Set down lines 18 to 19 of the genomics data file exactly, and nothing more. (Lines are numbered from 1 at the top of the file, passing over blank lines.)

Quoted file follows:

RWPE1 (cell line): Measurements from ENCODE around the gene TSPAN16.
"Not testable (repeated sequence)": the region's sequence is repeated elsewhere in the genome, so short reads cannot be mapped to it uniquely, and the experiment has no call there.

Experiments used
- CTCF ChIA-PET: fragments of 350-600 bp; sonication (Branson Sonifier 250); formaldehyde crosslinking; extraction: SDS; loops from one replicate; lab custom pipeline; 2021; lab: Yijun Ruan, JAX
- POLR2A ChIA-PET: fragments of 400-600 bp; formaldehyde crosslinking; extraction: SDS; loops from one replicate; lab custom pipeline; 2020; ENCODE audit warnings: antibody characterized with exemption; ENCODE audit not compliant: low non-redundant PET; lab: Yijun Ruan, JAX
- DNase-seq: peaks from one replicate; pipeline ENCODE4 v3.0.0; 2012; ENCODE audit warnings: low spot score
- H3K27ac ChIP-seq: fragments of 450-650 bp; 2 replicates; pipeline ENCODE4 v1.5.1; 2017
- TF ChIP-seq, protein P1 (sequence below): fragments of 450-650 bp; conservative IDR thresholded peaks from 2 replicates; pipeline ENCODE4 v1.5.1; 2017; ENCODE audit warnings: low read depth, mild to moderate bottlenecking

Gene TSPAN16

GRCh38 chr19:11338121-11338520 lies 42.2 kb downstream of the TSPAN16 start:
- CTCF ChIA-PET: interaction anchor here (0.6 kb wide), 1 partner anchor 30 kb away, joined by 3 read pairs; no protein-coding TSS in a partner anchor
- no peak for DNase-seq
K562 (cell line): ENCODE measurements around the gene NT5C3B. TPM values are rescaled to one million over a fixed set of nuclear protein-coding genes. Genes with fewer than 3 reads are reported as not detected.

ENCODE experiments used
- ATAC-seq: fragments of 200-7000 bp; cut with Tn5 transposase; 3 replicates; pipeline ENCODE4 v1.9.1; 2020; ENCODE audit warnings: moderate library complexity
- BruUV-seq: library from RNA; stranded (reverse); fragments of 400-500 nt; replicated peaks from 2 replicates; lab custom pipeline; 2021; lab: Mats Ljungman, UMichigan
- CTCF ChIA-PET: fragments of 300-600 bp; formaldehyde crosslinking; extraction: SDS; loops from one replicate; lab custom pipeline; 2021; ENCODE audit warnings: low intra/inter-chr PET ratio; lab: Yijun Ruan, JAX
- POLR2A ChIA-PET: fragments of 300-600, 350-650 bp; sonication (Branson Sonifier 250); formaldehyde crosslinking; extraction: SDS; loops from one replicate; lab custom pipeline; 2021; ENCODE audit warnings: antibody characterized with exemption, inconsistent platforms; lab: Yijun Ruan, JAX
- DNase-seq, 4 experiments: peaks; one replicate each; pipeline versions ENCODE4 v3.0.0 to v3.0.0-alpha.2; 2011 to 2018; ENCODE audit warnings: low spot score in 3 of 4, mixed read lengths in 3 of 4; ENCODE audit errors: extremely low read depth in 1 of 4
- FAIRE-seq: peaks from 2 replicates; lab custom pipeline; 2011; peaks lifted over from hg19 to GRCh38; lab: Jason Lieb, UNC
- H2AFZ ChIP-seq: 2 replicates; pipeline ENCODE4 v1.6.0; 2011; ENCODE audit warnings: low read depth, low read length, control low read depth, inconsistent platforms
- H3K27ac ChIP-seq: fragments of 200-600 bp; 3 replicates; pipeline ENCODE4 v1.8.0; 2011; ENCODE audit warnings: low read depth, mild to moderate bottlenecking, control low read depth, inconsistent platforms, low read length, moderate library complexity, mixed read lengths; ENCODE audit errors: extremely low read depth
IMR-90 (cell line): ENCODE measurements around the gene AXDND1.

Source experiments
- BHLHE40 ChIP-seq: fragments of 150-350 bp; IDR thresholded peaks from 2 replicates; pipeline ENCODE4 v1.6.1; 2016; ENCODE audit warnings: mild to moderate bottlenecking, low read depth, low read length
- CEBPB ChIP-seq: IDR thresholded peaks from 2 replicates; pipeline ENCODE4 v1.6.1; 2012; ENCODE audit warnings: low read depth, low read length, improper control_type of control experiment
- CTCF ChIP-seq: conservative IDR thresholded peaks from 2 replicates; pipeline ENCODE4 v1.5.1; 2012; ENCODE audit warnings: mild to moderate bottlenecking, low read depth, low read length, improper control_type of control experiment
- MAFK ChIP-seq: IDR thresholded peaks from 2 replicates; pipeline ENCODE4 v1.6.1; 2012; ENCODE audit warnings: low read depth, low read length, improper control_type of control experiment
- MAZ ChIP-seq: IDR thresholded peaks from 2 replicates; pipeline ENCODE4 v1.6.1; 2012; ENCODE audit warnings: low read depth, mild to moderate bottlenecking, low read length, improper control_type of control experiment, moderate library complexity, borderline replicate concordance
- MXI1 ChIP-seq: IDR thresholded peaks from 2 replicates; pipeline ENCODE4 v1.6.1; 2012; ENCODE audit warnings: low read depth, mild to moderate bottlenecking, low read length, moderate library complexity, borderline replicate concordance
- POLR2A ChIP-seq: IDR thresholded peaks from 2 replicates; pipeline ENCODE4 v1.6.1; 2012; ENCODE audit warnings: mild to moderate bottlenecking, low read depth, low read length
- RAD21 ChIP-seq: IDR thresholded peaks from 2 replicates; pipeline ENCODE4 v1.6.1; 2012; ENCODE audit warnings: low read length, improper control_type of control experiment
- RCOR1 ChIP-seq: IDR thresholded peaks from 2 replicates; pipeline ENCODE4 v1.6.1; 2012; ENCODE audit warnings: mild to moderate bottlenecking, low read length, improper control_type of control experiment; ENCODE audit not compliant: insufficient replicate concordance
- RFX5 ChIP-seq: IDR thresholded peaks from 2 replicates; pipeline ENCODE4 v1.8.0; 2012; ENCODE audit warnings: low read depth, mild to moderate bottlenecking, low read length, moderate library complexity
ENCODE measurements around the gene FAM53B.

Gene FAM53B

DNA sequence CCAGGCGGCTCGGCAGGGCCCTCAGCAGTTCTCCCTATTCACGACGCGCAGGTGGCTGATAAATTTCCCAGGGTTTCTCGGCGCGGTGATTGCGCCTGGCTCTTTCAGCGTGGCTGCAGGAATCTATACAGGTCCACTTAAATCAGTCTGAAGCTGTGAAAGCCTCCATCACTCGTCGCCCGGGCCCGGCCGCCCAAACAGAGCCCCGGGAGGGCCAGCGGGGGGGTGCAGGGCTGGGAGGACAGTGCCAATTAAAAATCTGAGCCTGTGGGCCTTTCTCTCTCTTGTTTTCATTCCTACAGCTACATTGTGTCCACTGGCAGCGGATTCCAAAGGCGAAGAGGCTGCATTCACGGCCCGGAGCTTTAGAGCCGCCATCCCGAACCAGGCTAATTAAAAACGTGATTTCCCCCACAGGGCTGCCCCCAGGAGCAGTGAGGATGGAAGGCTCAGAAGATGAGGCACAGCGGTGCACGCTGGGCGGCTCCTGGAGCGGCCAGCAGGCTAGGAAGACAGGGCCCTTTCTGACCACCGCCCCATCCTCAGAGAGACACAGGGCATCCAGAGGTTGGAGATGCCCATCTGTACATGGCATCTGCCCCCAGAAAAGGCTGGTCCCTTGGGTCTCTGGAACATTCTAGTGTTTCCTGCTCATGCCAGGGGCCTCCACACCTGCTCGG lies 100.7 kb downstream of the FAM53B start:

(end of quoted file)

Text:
- POLR2A ChIA-PET: fragments of 300-600, 350-650 bp; sonication (Branson Sonifier 250); formaldehyde crosslinking; extraction: SDS; loops from one replicate; lab custom pipeline; 2021; ENCODE audit warnings: antibody characterized with exemption, inconsistent platforms; lab: Yijun Ruan, JAX
- DNase-seq, 4 experiments: peaks; one replicate each; pipeline versions ENCODE4 v3.0.0 to v3.0.0-alpha.2; 2011 to 2018; ENCODE audit warnings: low spot score in 3 of 4, mixed read lengths in 3 of 4; ENCODE audit errors: extremely low read depth in 1 of 4